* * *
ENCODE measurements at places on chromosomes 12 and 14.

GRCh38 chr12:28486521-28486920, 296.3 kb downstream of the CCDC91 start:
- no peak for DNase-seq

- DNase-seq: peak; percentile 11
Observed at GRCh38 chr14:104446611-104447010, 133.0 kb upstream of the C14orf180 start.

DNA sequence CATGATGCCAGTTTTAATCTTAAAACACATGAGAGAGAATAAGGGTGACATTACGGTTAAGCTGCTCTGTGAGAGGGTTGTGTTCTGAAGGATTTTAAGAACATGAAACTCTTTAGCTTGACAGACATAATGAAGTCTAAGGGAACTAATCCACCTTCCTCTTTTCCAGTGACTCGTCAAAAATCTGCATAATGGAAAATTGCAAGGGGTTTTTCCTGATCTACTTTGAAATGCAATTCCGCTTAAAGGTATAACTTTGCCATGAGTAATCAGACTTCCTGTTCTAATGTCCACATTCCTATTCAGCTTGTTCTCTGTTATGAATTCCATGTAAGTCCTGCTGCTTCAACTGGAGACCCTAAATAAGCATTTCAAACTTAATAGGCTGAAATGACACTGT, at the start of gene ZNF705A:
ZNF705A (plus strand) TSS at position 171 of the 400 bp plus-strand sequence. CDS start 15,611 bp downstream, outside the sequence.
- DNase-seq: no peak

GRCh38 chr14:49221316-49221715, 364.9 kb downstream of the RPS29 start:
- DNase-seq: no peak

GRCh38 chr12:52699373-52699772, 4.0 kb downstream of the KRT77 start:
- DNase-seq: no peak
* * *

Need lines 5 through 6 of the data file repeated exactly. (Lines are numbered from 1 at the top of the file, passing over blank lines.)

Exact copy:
Observed at GRCh38 chr14:104446611-104447010, 133.0 kb upstream of the C14orf180 start.

DNA sequence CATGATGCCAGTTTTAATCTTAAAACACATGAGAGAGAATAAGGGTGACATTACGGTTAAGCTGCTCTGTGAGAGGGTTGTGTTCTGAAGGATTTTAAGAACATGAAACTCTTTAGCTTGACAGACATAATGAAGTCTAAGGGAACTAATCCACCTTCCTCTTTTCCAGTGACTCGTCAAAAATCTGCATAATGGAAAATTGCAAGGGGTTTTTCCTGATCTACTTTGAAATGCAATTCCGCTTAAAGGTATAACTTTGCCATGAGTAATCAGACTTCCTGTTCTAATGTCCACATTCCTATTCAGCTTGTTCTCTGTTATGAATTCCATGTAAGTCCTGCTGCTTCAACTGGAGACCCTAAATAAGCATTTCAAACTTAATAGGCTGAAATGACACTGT, at the start of gene ZNF705A: